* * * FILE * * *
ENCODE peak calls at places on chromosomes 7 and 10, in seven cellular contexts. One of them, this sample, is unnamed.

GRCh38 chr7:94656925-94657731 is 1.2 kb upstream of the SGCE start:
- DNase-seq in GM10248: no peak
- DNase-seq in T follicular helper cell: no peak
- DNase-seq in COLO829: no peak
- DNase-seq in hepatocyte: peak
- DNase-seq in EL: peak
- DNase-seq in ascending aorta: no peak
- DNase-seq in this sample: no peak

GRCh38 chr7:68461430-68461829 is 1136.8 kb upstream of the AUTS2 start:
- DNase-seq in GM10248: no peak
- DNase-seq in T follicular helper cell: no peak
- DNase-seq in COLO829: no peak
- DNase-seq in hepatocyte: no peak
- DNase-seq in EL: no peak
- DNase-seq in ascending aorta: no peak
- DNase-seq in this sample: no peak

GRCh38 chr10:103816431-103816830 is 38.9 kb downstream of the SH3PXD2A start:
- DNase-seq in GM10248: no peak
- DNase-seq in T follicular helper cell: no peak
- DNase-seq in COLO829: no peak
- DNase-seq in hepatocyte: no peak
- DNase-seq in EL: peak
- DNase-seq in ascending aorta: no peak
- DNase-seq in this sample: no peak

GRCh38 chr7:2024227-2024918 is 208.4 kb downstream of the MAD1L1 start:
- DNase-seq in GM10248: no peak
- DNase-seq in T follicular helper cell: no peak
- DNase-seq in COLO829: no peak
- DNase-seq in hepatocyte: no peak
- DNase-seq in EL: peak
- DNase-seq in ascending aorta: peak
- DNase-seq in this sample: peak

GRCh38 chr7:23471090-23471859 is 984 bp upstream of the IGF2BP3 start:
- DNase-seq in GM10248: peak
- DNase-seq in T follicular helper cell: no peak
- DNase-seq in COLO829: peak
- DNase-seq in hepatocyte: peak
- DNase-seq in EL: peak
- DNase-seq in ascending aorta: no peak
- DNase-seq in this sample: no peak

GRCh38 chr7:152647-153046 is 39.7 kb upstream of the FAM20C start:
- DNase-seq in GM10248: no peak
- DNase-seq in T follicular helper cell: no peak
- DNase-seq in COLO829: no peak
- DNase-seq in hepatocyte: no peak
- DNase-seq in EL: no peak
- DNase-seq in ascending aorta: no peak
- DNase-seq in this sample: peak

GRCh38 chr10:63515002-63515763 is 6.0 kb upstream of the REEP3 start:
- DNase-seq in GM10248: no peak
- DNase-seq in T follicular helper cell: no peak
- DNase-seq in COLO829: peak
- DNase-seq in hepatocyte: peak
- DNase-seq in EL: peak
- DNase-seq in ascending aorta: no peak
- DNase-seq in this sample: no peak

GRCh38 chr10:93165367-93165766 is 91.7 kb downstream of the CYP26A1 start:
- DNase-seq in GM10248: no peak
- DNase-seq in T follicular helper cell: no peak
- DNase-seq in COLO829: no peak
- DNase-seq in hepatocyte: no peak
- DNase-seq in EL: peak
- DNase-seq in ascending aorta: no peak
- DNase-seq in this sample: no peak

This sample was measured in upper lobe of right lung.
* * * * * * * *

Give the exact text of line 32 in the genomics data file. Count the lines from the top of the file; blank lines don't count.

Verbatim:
- DNase-seq in ascending aorta: peak